Scott Pritchard murder: How killer Tunmore confessed
Late on a Tuesday night in July a woman walked into a police station and confessed to a brutal murder committed 14 years earlier. How had police missed her and why did she come forward?
Karen Tunmore's appearance at Middle Engine Lane police station in Wallsend, North Tyneside, was completely out of the blue. Police had never even talked to her about Scott Pritchard's death, let alone considered her a suspect.
On duty that night, Northumbria Police Det Ch Insp John Bent was contacted by the front desk.
"It's 11 o'clock at night and you get a call saying somebody's come in to confess to a murder that's 14 years ago," he said.
"Your initial thoughts are: 'really?'"
Scott Pritchard, 19, had been subjected to a "particularly savage attack" with a baseball bat, DCI Bent said.
On a chilly January evening in 2004 he was found with serious head injuries outside his home in Lindsay Close, Sunderland. He died on arrival at hospital.
He was on crutches after suffering a broken foot and also had on a cast. "You could describe him as being vulnerable."
A post-mortem examination revealed he had suffered repeated blows to the head. A lack of defensive injuries suggested he was taken by surprise.
The inquiry to find his killer was "extensive", but despite being periodically reviewed it got nowhere until Tunmore, now 36, decided to confess.
Police announced there had been a breakthrough, but little did anyone know this new information was Tunmore's own confession.
Detectives had to ask themselves whether she really had brutally beaten Scott Pritchard and, if so, why she had decided to hand herself in.
Officers were convinced by her story as she gave a vivid description of the murder scene, revealing information never made public.
DCI Bent added: "The chilling level of detail she told us gave us reason to believe she was responsible.
"She said she disposed of the bat that was used, washed the car mats and sold the car she used, which was blood-stained from the weapon.
"The interviewing officer said she was very upset and in the early stages she seemed contrite and genuinely remorseful for her actions.
"There's nothing that we've been able to unearth that says it wasn't her."
Tunmore was in trouble with the police before and after the killing and has convictions for disorder and drunkenness.
But she also had qualifications in football and trampolining and set up her own business as a football coach earlier this year.
Her reason for coming forward, the force said, was she could no longer live with the guilt of what she had done.
DCI Bent said: "Karen Tunmore had to live with her horrifying secret for 14 years and was finally overcome by guilt. She clearly could not live another day with the needless death of a teenager on her conscience."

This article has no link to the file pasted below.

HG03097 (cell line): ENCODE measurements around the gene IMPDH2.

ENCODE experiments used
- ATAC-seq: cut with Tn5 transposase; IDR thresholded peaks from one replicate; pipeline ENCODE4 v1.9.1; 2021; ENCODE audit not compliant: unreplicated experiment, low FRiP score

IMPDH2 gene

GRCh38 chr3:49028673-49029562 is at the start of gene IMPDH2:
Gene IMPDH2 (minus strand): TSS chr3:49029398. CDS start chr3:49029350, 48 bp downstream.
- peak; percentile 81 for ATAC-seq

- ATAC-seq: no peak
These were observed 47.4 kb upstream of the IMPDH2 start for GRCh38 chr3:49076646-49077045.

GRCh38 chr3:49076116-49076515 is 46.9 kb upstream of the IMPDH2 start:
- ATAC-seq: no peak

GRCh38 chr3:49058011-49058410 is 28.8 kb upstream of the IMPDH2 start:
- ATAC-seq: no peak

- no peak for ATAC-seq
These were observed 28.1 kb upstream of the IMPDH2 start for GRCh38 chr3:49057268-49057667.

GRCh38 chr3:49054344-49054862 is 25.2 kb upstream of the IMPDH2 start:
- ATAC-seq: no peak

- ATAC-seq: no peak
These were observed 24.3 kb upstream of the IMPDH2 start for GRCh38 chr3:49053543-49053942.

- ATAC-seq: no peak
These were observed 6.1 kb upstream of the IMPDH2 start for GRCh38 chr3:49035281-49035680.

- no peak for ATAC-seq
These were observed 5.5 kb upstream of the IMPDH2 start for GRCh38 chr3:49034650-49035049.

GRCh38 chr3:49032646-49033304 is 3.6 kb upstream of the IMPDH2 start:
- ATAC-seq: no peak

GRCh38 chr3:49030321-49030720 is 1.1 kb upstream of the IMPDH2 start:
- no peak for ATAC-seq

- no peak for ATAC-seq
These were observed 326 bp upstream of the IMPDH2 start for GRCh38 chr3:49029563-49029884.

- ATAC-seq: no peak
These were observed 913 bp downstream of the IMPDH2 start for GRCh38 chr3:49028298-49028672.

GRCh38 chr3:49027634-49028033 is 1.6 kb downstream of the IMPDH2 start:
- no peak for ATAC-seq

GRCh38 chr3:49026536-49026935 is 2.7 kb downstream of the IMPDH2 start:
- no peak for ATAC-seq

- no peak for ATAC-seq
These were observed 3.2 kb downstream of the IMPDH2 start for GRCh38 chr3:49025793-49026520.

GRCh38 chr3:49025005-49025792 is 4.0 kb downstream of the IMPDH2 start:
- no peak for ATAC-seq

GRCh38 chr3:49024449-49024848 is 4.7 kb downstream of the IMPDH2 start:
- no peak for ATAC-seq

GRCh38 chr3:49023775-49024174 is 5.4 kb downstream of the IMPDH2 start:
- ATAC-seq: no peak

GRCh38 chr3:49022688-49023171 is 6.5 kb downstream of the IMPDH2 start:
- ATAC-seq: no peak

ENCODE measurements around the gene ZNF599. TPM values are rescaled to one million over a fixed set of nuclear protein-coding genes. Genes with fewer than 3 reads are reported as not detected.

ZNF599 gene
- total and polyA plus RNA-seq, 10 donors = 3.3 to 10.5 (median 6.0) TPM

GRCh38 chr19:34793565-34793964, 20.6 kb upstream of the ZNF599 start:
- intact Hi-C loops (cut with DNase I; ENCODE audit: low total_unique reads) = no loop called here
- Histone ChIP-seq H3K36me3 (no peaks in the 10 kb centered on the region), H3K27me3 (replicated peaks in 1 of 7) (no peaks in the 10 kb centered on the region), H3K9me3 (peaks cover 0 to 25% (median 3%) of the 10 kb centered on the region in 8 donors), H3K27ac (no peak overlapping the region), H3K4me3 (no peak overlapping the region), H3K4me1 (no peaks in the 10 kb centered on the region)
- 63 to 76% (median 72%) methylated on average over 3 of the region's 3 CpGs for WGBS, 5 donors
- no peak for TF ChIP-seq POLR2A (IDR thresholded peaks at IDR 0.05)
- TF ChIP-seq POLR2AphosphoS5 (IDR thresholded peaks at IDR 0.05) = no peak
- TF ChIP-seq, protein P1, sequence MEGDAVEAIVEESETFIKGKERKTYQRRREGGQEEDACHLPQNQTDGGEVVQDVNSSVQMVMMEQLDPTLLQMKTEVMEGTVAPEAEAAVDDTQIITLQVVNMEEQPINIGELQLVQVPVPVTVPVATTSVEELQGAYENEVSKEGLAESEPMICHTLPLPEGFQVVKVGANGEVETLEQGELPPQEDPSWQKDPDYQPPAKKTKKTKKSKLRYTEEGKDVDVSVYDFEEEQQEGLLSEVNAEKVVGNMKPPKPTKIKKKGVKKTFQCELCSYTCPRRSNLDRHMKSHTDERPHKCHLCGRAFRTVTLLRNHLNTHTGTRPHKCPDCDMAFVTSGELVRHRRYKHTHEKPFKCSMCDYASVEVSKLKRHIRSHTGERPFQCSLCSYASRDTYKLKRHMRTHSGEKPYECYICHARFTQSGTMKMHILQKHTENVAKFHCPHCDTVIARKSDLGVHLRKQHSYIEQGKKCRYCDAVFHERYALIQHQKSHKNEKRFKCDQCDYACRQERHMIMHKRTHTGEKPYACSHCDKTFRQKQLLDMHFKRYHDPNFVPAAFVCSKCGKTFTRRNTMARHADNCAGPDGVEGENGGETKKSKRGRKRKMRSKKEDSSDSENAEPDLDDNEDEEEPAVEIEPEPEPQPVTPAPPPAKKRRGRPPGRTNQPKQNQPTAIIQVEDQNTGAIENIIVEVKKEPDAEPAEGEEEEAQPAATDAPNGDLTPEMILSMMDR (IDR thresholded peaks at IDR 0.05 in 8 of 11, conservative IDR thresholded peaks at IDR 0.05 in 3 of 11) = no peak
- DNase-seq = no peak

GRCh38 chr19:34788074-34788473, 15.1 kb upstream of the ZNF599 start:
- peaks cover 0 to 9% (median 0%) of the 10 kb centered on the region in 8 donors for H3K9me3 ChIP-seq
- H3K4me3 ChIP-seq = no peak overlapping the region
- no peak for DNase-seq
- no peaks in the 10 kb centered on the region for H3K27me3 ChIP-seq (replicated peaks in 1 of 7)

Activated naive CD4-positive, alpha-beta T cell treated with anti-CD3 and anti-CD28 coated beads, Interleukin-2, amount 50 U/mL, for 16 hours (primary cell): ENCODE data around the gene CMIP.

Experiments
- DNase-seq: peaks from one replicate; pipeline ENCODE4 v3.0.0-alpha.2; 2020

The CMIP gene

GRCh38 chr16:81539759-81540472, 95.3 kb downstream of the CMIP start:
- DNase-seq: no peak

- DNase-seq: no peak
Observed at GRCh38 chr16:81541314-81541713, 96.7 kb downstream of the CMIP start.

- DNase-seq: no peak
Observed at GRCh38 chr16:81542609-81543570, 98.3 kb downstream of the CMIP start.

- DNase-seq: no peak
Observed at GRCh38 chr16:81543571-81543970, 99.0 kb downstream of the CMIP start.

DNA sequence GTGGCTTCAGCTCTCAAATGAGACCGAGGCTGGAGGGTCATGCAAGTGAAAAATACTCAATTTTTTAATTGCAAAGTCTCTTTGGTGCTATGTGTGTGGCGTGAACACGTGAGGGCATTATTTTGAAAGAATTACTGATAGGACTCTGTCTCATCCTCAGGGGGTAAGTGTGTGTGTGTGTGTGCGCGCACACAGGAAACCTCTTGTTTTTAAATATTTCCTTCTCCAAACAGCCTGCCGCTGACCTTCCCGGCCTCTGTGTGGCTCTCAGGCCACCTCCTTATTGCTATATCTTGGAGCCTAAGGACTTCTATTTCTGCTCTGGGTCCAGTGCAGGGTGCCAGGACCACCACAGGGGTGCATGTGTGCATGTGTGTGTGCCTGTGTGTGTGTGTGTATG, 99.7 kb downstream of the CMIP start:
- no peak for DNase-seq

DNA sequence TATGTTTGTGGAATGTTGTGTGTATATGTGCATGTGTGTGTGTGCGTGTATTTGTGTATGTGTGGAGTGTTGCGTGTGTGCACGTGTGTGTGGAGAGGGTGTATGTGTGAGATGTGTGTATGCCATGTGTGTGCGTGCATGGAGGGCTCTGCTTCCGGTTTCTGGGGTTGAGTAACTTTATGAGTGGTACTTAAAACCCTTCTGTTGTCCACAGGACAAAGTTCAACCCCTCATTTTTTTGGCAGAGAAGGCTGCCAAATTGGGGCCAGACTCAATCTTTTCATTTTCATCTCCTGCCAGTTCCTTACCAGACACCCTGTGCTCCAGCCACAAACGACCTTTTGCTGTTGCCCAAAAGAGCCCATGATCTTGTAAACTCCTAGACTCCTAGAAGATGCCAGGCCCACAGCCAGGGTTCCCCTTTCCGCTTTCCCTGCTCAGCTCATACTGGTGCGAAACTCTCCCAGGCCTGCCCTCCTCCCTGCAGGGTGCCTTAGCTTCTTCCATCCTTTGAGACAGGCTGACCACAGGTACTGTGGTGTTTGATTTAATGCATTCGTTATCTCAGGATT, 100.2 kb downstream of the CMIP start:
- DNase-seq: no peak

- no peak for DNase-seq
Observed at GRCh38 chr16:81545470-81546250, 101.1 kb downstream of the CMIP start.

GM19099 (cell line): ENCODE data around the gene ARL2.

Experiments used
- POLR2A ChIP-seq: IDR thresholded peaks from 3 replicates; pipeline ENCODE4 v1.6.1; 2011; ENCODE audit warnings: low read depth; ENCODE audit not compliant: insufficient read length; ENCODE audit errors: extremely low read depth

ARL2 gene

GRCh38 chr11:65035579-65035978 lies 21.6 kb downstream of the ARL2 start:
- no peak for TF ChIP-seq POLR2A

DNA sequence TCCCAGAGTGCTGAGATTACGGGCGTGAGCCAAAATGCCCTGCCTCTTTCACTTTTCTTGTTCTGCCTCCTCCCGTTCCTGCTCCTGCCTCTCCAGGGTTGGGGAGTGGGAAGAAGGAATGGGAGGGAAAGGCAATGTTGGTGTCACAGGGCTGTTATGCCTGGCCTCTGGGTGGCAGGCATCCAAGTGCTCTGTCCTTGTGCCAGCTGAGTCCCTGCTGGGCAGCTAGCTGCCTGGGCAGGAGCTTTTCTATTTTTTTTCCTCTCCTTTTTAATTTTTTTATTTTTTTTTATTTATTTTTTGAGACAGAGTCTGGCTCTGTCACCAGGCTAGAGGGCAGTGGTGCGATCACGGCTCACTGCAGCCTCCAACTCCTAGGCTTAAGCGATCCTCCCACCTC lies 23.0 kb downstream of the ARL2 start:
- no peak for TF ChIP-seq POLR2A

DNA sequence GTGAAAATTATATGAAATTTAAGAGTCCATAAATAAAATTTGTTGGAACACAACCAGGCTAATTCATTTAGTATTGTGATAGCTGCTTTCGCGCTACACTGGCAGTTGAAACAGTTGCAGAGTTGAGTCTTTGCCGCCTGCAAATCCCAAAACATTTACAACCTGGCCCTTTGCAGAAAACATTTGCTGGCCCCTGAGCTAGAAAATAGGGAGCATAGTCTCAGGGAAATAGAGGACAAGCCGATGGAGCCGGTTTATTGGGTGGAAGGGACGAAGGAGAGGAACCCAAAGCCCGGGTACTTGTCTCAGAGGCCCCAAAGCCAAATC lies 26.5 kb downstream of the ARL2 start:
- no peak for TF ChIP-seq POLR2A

When she was charged, she told detectives: "Tell his family I am sorry."
More than 1,600 statements were taken, 4,000 documents produced and about 300 police officers were involved in the case. So why was she missed by investigators?
Scott Pritchard owed money to a member of local gang, the Hendon Mad Dogs who, in turn, owed money to Tunmore.
Hendon is minutes from Scott Pritchard's house, but Tunmore lived 15 miles away in Killingworth, North Tyneside. Her only link was the gang member.
On 7 January, she and the gang member drove to Sunderland to get the money, taking a baseball bat for protection but with no intention of assaulting Mr Pritchard, she told police.
"When Scott appeared not to have money to pay to her associate, she says she saw red and she lashed out with the baseball bat," DCI Bent explained.
"It's perhaps not unsurprising that it was never detected because her link to Scott was so tenuous."
Tunmore would only tell police the gang member's name was Steve and that he had dark hair and a lateral scar on the left side of his head.
A witness at the time had reported seeing two men just before the attack.
Police now believe this could have been Tunmore and "Steve".
"The way she was dressed and her appearance - she could have easily been mistaken as a male," DCI Bent said.
He still wants to talk to Steve, "but everything that Tunmore has said indicates that she was the one responsible for delivering those blows".
A year after Mr Pritchard's death, his father, Robert Stacey was accused of his murder, but after spending 16 weeks on remand the case was dropped when the Crown Prosecution Service (CPS) said there was no "realistic chance" of a conviction.
Mr Stacey had a heart attack just days before Tunmore was sentenced to life with a minimum term of 17 and half years.
In a victim personal statement read out at the sentencing of Tunmore at Newcastle Crown Court, Mr Stacey said people continued to shout abuse at him, even though he was cleared.
He said at times he had been scared to walk around Sunderland city centre "for fear of being accused of a crime I did not commit".
Mr Pritchard's mother Kathleen said: "Losing your son is hard enough, but not knowing the reason why made coming to terms with Scott's death so much more difficult.
"Every night for more than 10 years I went to sleep knowing his killer was out there, who was refusing to come forward and allow the family closure.
"Now, with his killer behind bars, we finally have some kind of justice for Scott and hope he can rest in peace knowing the person who did this is no longer walking the streets."